Congressional candidate Tracy Mitrano speaks at a town hall meeting at Statler Auditorium.

Boris Tsang / Sun Assistant Photography Editor

Congressional candidate Tracy Mitrano speaks at a town hall meeting at Statler Auditorium.

October 17, 2018

Congressional Candidate Tracy Mitrano J.D. ’95 Advocates for Campaign Finance and Healthcare Reform

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At the Cornell Democrats Town Hall discussion on Wednesday, congressional candidate Tracy Mitrano J.D. ’95 discussed her motivation for running for office and voiced her support for campaign finance reform and a single-payer healthcare system.

Mitrano is currently running as the democratic candidate for New York’s 23rd district congressional seat, the district which covers Tompkins County, against incumbent Rep. Tom Reed (R-N.Y.).

At the event, Mitrano mentioned that she wanted to run for public office after the 2016 presidential election, when she realized that this region needs a new voice. She believes her own unique background in cybersecurity makes her a compelling candidate.

“As I watched this country move into directions that genuinely concerned me, I became more thoughtful about what I could do to help,” Mitrano said. “After the election I checked to see if anyone in Congress has this background in cybersecurity and it turns out that no one does.”

After considering reaching out to Reed, her congressional representative, to discuss her concerns about the current state of the country, Mitrano realized that she was in a position to take the plunge into politics in order to deal with the issues herself.

Mitrano also believes that this district is made of working and middle class people and needs policies that reflect such. According to Mitrano, this district doesn’t have the same demographic makeup as a place like downtown Manhattan.

“We don’t have a lot of millionaires to serve with tax policies that privilege the wealthy and ultimately take advantage of poor people and middle class people,” Mitrano said.

Campaign finance reform is an issue that she is really passionate about, and she said she would like to “wave a magic wand” in Congress to make it happen.

“I believe campaign finance reform, in some ways, I don’t mean to be simplistic, is the root of all of our evils,” Mitrano said. “It’s hard to talk about for a broader scope because you want to be sure that people understand what it connects to in their world.”

She has personally received endorsements from groups such as End Citizens United and Patriotic Millionaires, organizations that address campaign finance and equal political representation.

Mitrano said her first step for reform would be transparency and she said she isn’t opposed to restrictions on the financing of elections. According to her, an ideal situation, which is currently present in other countries, is a system where elections are financed by governments and candidates each receive a set amount of money.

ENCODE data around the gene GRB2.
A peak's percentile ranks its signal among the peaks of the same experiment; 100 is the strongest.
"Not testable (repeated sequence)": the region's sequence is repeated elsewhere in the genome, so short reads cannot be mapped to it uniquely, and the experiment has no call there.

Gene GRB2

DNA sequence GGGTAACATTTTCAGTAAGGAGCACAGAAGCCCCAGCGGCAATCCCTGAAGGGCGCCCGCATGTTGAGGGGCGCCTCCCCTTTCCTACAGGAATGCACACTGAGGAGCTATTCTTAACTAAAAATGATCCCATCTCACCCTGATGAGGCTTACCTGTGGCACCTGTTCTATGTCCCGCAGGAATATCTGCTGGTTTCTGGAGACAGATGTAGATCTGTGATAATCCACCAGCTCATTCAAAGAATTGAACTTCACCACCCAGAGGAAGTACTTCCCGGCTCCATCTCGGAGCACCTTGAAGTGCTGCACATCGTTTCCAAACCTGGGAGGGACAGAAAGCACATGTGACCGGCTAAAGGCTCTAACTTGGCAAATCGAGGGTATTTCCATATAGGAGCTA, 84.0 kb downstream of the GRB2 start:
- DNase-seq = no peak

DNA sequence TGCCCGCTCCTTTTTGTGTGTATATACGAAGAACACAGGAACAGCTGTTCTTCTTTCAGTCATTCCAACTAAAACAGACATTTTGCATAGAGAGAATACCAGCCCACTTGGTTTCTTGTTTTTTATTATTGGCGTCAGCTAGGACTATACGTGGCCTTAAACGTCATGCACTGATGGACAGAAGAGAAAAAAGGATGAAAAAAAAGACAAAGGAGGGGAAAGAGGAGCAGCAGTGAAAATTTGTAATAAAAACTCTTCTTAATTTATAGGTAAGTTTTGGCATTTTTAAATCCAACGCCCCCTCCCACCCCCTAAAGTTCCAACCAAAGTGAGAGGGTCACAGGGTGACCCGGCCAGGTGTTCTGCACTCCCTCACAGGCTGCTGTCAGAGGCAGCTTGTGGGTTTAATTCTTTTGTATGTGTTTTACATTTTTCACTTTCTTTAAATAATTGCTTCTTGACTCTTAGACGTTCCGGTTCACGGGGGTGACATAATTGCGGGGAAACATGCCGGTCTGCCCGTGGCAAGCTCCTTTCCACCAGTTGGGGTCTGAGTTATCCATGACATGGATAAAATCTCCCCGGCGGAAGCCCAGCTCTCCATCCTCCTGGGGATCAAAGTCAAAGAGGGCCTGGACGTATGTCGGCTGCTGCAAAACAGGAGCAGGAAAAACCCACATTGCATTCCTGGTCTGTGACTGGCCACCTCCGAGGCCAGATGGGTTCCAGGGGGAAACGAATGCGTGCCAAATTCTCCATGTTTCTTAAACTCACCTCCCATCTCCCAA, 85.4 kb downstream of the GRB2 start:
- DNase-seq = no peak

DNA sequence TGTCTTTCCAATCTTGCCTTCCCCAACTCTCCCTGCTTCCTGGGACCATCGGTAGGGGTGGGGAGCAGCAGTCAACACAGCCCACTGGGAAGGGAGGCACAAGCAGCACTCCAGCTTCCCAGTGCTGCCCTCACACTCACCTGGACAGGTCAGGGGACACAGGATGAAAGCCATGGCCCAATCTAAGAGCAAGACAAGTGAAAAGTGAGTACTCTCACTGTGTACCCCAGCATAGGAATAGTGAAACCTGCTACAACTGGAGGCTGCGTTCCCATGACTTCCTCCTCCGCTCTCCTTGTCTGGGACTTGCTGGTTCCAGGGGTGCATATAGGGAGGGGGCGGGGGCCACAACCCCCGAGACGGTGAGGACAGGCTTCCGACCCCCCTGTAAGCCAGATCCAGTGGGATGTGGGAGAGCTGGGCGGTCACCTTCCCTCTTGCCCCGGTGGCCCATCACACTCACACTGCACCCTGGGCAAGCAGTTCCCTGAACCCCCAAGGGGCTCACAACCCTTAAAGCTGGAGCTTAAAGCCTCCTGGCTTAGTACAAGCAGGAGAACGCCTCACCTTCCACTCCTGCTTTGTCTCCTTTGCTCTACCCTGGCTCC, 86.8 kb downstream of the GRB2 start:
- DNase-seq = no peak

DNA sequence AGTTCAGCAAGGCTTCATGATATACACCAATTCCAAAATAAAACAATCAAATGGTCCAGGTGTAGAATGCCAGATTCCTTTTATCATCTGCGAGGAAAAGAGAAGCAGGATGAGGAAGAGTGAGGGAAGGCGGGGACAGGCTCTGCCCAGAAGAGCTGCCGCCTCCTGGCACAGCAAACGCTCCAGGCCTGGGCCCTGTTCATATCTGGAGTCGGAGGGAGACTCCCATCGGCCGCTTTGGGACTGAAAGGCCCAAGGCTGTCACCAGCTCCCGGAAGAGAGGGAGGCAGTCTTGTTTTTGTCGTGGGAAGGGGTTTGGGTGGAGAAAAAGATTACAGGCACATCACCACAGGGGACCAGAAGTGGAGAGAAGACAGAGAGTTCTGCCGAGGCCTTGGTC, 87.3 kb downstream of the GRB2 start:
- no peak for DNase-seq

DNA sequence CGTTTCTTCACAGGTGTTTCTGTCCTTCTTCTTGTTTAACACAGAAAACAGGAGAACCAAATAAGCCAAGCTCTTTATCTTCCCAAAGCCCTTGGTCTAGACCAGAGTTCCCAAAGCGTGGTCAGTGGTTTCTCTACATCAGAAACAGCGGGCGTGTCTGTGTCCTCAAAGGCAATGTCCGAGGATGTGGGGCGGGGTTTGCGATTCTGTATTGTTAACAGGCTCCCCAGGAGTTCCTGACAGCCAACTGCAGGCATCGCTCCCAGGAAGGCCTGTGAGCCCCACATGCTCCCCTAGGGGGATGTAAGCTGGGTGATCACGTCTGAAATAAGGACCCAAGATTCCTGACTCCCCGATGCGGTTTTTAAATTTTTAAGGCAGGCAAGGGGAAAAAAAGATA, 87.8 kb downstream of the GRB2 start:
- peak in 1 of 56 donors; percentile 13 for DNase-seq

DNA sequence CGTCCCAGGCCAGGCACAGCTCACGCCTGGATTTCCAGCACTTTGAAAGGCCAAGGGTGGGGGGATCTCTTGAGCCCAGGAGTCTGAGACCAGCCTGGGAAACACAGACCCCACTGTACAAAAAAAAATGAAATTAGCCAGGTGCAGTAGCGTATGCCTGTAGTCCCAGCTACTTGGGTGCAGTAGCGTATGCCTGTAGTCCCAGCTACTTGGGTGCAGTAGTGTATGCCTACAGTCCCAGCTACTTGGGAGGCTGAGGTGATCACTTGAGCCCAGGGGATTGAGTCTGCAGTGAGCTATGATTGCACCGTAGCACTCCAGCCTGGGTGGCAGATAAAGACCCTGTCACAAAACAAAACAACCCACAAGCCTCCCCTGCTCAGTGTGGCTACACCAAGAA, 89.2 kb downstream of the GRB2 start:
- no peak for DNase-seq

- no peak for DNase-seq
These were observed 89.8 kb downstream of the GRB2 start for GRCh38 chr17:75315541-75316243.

Mitrano labels herself as a centrist and believes she has the ability to connect with moderates and voters who are not aligned with parties. According to Mitrano, it is those voters who are not affiliated with a party that decide elections.

Mitrano was able to talk with a group of Republican constituents in the Hammondsport, NY region after she won the democratic primary election. They were disturbed with the rhetoric of President Donald Trump and the way he speaks about disabled people. According to Mitrano, they were concerned that Reed doesn’t stand up to Trump.

“Sometimes it’s a matter of leadership and then people will talk about policies,” Mitrano said.

On the topic of higher education, Mitrano said that free education may come with “unintended consequences” and she believes in the diversity of the current education system. Instead, she would like to work towards reducing interests rates on federal loans.

“I think the best way to approach that issue is to bring the interest rates down in the federally secured loans,” Mitrano said. “We can also work with the colleges, state-colleges, state-universities to make education more bearable, private universities too.”

In regards to healthcare, Mitrano believes in a single-payer health care system. Under this system, healthcare would be financed by a single public entity through taxes and all residents would be covered for essential medical services.

“I think a single-payer system that is brought in incrementally but is designed to have coverage for everyone, is the best way to go,” Mitrano said. “I believe that our problem right now is that there is no real competition in the market.”

“That is true for the drug companies and the prices they set, and it is true for the health maintenance organizations,” Mitrano continued.

When asked if she would be apart of an effort to investigate the claims of Dr. Christine Blasey Ford and the conduct of Supreme Court Justice Brett Kavanaugh if elected to Congress, Mitrano responded by saying that she would like to address the process of his nomination.

“We either need to do something so that when these situations come up we don’t revert to an FBI doing an investigation that is inconclusive on the merits of what the complaints were and we need to have a proper process of ways to get these candidates when potentially actionable issues arise.”

The talk was hosted by the Cornell Democrats and moderated by the organization’s president Isabelle De Brabanter ’19. She believed it was important to bring candidates to campus so students could be familiar with who was running ahead of the election.

“I think Cornell students need to see who they are voting for, who is their district. Cornell students need to know that they are in a really competitive race, that their voice counts,” De Brabanter told The Sun.